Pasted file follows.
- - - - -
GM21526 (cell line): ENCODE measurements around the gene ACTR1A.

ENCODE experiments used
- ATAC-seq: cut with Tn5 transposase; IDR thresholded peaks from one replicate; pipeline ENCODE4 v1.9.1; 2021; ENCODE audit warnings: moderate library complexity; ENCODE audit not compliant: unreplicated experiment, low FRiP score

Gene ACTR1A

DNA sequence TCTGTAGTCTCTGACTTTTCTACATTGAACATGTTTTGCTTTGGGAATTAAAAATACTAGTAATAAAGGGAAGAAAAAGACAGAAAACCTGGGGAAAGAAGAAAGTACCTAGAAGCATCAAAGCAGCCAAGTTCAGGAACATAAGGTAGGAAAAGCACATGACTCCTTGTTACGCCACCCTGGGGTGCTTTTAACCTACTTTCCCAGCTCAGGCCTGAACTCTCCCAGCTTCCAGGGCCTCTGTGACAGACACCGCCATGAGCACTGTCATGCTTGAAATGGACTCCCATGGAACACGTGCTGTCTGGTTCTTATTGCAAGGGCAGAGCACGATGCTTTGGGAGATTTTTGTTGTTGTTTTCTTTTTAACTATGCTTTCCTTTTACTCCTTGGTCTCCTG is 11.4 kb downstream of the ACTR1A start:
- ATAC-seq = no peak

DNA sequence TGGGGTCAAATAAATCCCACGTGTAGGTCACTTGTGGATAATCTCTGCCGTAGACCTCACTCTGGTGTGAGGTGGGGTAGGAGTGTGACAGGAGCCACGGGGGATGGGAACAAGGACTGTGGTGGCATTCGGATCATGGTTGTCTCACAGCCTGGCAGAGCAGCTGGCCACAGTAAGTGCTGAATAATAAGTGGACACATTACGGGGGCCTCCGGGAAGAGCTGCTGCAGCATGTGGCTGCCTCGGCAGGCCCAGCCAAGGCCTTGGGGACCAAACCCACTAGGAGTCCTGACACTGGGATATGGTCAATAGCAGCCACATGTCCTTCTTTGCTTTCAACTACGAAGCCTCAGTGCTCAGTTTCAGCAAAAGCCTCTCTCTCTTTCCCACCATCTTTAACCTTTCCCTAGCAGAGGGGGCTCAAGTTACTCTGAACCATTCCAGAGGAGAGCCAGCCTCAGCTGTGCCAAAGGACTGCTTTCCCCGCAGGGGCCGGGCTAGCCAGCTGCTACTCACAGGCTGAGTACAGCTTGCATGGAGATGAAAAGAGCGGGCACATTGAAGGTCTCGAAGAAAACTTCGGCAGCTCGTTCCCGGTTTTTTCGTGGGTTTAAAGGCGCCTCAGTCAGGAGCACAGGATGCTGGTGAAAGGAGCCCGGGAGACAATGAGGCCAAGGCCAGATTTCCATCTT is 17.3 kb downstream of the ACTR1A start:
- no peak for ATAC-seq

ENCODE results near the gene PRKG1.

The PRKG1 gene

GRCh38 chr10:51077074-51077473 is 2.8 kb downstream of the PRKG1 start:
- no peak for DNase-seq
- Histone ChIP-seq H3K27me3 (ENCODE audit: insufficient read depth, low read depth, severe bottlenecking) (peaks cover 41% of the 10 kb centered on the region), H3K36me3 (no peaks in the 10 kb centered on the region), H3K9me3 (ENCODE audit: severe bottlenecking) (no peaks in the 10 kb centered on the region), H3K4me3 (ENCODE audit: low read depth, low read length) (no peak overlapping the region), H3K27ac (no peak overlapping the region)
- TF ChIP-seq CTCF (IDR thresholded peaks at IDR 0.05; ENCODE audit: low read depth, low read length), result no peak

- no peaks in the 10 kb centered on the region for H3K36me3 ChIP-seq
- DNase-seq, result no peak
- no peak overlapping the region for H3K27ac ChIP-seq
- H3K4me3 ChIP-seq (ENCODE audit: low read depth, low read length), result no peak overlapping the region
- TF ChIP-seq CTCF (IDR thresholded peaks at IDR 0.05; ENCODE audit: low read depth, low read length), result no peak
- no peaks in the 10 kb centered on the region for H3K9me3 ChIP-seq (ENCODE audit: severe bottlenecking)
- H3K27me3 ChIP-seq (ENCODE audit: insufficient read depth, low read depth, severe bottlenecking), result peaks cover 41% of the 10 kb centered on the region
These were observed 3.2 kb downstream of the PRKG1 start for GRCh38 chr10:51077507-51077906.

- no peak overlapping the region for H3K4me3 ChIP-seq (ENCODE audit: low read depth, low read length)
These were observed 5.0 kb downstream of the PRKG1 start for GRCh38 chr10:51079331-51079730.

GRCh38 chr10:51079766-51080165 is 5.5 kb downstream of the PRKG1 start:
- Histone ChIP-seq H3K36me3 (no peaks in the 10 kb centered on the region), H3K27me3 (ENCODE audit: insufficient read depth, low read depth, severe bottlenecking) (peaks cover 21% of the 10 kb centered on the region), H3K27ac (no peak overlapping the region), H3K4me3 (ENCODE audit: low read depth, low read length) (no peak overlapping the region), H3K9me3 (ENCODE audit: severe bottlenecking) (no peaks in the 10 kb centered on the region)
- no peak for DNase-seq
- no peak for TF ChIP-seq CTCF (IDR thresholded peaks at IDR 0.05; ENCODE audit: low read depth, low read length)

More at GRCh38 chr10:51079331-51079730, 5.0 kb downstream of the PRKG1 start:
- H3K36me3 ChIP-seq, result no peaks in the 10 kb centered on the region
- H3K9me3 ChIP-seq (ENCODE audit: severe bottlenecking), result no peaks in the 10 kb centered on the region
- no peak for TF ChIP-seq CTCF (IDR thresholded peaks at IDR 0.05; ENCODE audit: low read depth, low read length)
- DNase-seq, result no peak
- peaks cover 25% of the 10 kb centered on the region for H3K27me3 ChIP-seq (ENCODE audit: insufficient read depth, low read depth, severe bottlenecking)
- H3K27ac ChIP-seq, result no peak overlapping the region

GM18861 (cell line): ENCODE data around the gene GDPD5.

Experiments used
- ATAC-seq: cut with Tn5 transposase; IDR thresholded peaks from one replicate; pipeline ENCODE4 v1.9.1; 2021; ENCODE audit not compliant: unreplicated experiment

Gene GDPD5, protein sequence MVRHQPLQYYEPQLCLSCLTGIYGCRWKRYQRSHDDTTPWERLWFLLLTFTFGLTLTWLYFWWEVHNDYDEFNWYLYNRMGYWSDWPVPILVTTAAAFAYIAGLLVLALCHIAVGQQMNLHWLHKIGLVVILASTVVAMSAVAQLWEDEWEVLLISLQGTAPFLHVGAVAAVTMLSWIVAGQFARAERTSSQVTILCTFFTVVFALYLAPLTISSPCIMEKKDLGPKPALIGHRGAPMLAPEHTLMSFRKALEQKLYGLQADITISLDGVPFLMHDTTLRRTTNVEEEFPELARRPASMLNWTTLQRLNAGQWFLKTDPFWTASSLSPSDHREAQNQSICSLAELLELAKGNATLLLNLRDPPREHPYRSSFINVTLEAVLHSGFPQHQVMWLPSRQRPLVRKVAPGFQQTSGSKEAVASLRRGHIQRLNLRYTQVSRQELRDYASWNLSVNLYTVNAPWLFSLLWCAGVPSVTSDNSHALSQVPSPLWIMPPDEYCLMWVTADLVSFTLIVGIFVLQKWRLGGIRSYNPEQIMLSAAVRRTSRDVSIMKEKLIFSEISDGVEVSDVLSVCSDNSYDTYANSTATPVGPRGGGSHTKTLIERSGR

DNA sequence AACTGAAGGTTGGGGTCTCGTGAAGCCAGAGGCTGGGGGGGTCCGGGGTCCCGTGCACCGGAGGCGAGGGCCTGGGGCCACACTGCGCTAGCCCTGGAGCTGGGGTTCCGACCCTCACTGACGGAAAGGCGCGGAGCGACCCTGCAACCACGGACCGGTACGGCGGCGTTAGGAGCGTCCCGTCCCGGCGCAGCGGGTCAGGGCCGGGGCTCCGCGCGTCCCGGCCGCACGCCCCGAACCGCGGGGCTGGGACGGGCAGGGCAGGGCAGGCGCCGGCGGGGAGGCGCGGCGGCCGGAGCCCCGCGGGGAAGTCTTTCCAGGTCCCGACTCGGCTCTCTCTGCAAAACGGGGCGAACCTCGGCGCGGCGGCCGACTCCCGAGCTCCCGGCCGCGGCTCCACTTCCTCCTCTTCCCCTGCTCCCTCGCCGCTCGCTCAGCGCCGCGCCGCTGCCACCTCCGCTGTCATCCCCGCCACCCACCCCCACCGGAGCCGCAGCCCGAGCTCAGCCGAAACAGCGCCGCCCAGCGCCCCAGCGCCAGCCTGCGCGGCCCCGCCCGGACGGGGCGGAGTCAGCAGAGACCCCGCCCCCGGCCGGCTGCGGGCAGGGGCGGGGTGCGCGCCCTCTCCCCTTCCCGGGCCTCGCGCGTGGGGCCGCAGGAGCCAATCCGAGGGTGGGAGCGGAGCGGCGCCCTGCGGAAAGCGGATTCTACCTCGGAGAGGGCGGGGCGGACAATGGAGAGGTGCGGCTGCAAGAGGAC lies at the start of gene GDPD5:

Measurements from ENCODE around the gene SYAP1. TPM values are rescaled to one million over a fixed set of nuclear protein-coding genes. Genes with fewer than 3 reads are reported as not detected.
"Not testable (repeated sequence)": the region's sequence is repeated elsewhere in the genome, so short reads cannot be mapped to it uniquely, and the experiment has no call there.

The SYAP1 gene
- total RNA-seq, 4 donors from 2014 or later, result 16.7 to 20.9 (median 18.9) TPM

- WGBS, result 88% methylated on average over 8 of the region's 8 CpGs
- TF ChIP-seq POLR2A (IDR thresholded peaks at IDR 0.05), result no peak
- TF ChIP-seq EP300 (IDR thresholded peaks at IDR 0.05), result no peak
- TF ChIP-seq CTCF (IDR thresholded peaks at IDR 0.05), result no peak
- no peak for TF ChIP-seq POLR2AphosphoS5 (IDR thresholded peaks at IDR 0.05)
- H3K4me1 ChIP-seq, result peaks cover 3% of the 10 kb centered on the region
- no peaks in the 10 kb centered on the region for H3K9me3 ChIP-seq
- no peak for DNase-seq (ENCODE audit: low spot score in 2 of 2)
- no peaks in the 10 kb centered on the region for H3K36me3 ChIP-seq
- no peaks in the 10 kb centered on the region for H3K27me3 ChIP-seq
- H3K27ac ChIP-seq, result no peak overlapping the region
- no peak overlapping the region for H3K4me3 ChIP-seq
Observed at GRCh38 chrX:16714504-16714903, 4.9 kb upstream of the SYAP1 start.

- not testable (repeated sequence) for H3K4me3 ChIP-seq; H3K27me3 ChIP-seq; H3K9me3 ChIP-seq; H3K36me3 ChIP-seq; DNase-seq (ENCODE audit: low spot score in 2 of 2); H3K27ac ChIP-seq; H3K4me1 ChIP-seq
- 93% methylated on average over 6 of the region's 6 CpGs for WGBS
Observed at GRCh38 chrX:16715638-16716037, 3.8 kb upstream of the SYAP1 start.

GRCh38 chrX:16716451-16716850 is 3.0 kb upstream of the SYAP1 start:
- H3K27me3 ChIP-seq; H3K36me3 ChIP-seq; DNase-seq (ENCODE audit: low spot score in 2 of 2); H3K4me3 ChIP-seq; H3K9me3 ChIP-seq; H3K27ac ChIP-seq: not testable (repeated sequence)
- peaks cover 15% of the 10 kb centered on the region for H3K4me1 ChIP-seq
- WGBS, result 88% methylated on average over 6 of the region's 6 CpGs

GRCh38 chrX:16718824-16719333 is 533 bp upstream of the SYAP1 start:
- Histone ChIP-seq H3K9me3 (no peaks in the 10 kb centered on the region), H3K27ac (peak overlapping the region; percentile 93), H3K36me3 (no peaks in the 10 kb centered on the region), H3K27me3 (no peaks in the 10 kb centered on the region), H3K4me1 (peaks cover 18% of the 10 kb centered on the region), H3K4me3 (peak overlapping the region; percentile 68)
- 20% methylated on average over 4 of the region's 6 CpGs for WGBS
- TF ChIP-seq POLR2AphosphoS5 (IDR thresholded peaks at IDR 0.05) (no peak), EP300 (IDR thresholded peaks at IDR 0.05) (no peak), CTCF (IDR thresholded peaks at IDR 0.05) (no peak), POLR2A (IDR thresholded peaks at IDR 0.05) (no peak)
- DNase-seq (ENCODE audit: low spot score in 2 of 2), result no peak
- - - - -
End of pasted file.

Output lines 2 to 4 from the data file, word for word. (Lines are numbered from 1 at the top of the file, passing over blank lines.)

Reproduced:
ENCODE experiments used
- ATAC-seq: cut with Tn5 transposase; IDR thresholded peaks from one replicate; pipeline ENCODE4 v1.9.1; 2021; ENCODE audit warnings: moderate library complexity; ENCODE audit not compliant: unreplicated experiment, low FRiP score

Gene ACTR1A